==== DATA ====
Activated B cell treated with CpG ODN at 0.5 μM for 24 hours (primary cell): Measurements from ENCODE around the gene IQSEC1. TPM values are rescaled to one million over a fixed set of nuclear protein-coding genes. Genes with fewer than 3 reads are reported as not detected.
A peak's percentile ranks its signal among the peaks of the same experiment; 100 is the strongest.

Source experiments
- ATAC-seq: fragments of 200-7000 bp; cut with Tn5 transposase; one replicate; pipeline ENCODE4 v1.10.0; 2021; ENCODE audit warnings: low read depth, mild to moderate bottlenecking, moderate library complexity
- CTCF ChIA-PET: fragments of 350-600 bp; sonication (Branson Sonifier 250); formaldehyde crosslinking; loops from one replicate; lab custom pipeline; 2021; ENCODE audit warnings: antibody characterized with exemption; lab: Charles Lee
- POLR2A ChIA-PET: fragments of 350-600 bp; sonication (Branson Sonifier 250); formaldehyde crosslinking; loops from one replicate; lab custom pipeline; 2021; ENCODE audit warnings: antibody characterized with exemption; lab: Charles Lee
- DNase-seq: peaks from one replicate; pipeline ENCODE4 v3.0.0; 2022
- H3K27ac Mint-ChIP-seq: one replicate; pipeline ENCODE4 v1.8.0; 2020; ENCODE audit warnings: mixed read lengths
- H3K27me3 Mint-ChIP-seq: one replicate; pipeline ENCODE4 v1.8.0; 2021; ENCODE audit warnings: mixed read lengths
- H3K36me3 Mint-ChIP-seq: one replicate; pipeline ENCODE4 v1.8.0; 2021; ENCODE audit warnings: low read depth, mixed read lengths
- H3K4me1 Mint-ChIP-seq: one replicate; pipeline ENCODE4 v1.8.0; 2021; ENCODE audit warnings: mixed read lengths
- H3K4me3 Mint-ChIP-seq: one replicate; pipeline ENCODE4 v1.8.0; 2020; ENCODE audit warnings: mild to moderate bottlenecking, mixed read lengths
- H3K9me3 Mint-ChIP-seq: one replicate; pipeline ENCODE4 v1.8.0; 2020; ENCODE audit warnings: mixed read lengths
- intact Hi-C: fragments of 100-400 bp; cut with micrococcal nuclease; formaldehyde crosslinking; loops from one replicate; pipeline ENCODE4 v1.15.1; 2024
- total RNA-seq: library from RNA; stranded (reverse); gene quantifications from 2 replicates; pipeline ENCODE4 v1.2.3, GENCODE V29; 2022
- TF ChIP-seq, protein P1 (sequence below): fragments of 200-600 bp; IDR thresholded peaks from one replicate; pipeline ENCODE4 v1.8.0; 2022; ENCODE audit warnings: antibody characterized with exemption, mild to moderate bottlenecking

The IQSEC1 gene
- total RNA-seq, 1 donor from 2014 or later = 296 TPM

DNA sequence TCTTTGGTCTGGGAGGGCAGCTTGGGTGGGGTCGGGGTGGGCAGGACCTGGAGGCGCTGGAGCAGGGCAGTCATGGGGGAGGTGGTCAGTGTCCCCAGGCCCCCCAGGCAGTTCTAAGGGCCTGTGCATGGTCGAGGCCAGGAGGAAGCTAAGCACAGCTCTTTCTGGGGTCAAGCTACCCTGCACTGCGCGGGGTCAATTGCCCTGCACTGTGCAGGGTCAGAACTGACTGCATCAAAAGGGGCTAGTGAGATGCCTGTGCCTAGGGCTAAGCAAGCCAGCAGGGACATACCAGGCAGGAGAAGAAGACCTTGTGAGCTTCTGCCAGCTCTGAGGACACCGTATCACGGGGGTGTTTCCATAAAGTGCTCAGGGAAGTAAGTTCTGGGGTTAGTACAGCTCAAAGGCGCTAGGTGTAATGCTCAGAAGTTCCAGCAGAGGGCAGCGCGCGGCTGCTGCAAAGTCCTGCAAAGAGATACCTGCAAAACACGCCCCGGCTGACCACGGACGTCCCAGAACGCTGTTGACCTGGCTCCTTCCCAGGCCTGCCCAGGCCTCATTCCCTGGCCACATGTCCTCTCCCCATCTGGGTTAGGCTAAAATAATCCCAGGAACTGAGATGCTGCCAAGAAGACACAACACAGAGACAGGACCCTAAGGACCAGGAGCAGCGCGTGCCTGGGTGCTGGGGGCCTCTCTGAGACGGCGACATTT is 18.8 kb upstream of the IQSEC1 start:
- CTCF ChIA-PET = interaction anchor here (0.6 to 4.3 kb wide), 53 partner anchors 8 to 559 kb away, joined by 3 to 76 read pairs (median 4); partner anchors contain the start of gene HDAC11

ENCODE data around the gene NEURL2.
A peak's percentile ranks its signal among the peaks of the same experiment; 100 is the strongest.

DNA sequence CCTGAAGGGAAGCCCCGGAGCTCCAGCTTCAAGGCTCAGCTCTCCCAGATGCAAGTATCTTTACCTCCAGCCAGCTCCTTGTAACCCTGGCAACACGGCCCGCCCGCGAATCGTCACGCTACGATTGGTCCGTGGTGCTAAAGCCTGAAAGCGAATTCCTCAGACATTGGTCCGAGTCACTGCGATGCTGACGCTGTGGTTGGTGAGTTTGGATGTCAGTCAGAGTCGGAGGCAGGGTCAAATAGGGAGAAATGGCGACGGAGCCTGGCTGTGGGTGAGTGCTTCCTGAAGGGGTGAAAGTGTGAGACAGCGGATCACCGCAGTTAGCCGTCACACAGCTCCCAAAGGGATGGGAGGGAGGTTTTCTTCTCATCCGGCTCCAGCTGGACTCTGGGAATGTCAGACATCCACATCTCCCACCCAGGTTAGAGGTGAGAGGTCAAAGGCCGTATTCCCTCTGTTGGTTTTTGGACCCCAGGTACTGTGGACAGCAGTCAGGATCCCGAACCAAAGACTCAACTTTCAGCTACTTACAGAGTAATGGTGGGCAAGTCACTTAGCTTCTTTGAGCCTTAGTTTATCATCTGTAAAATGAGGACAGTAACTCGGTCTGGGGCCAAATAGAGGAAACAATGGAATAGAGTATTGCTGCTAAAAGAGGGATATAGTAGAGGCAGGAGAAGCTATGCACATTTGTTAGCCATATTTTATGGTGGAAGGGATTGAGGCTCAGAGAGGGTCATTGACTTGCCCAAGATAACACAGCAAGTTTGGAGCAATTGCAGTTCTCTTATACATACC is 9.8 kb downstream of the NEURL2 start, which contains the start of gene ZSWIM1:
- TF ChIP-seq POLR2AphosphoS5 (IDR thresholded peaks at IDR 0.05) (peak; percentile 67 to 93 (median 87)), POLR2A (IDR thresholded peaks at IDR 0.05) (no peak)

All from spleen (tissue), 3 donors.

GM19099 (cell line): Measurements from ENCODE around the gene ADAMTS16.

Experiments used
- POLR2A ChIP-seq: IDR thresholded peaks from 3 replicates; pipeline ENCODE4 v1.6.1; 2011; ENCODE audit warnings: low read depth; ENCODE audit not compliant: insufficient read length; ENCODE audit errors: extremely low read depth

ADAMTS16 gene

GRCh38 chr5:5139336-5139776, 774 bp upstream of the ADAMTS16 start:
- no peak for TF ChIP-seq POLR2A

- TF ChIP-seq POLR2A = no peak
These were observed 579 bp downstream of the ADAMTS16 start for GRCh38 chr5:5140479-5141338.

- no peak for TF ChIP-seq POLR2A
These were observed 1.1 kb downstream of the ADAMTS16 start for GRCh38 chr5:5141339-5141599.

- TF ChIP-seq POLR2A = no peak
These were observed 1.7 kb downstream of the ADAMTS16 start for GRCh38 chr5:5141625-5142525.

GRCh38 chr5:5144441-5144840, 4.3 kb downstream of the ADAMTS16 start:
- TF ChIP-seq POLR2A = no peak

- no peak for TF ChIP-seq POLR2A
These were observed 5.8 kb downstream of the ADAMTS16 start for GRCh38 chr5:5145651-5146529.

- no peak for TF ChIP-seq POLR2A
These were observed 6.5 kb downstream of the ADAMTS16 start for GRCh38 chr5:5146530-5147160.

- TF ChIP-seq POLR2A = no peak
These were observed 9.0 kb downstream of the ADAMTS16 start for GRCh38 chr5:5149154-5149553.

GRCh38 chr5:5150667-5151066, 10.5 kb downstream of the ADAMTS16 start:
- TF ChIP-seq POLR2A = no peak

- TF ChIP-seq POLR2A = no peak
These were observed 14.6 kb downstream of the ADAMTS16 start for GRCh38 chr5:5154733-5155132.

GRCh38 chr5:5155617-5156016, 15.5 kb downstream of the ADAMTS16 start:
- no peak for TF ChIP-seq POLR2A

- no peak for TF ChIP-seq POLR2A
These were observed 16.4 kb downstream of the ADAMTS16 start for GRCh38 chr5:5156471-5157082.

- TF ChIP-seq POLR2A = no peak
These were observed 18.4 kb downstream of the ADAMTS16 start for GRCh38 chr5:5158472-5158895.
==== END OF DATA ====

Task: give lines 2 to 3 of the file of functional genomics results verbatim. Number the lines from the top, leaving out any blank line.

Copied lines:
A peak's percentile ranks its signal among the peaks of the same experiment; 100 is the strongest.

Source experiments